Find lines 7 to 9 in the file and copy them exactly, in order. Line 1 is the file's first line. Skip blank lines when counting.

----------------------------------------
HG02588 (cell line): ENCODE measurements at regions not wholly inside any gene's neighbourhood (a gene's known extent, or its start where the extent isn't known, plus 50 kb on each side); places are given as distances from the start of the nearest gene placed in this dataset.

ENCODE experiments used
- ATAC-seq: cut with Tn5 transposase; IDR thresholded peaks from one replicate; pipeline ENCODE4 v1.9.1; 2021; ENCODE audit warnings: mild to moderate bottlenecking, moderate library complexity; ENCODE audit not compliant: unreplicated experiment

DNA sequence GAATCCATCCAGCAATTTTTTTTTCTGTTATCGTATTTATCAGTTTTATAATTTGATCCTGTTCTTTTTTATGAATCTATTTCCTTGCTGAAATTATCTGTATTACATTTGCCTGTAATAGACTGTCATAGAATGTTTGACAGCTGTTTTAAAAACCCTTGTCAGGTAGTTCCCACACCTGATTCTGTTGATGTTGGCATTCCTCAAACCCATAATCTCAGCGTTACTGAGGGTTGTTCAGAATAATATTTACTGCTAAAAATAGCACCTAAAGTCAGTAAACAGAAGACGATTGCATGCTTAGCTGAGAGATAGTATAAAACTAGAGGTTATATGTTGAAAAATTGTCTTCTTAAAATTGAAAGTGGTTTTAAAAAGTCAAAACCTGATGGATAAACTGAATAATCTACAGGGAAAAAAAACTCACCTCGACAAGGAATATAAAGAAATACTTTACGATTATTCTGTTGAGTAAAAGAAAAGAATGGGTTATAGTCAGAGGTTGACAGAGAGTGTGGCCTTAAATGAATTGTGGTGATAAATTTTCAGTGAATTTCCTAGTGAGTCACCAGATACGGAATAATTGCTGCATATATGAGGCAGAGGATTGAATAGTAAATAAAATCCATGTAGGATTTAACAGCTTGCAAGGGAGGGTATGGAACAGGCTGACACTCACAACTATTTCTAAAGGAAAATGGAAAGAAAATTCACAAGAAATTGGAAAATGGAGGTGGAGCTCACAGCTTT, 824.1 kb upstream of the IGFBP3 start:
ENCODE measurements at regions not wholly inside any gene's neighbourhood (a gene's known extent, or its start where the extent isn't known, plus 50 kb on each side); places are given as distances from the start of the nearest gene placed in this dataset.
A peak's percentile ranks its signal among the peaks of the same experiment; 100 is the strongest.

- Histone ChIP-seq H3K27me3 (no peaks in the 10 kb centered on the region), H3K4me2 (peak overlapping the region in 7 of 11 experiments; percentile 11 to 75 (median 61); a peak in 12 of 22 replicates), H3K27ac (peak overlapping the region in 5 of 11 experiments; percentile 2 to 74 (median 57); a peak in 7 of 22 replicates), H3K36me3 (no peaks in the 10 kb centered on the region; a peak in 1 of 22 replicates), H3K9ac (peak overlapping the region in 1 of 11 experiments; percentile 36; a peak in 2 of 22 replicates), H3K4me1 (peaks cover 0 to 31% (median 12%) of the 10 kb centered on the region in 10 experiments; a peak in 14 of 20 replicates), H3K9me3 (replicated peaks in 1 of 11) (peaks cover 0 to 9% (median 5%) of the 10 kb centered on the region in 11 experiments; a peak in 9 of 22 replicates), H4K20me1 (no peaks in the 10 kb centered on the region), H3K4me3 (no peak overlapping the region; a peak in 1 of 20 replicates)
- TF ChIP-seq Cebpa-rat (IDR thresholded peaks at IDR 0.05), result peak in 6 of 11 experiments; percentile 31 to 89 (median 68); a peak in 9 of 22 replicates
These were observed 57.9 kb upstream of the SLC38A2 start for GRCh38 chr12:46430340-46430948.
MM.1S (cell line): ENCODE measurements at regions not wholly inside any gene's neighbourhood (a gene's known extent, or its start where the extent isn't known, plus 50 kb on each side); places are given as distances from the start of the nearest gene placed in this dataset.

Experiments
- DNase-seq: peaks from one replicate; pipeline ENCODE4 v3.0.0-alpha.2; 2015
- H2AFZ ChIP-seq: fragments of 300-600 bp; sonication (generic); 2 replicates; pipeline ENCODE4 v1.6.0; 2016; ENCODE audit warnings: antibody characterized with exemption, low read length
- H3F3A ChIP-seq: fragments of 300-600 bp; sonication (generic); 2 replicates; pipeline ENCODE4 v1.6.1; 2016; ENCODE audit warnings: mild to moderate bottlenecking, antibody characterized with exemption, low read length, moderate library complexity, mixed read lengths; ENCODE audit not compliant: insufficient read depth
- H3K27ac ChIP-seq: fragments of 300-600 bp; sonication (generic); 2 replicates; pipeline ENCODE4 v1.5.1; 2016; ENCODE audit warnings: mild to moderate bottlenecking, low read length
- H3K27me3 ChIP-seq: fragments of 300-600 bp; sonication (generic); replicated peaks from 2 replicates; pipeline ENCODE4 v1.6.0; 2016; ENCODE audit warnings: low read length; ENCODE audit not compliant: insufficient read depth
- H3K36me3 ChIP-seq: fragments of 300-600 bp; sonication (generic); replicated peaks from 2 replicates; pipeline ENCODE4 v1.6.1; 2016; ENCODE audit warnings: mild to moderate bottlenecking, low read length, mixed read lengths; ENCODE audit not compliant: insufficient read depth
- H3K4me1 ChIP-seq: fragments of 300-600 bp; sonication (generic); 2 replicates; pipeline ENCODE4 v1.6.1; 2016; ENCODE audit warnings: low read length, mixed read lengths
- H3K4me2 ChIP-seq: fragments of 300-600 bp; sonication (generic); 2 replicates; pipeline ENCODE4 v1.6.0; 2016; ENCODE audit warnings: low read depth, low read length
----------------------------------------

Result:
- Histone ChIP-seq H3K27me3 (no peaks in the 10 kb centered on the region), H3K4me2 (peak overlapping the region in 7 of 11 experiments; percentile 11 to 75 (median 61); a peak in 12 of 22 replicates), H3K27ac (peak overlapping the region in 5 of 11 experiments; percentile 2 to 74 (median 57); a peak in 7 of 22 replicates), H3K36me3 (no peaks in the 10 kb centered on the region; a peak in 1 of 22 replicates), H3K9ac (peak overlapping the region in 1 of 11 experiments; percentile 36; a peak in 2 of 22 replicates), H3K4me1 (peaks cover 0 to 31% (median 12%) of the 10 kb centered on the region in 10 experiments; a peak in 14 of 20 replicates), H3K9me3 (replicated peaks in 1 of 11) (peaks cover 0 to 9% (median 5%) of the 10 kb centered on the region in 11 experiments; a peak in 9 of 22 replicates), H4K20me1 (no peaks in the 10 kb centered on the region), H3K4me3 (no peak overlapping the region; a peak in 1 of 20 replicates)
- TF ChIP-seq Cebpa-rat (IDR thresholded peaks at IDR 0.05), result peak in 6 of 11 experiments; percentile 31 to 89 (median 68); a peak in 9 of 22 replicates
These were observed 57.9 kb upstream of the SLC38A2 start for GRCh38 chr12:46430340-46430948.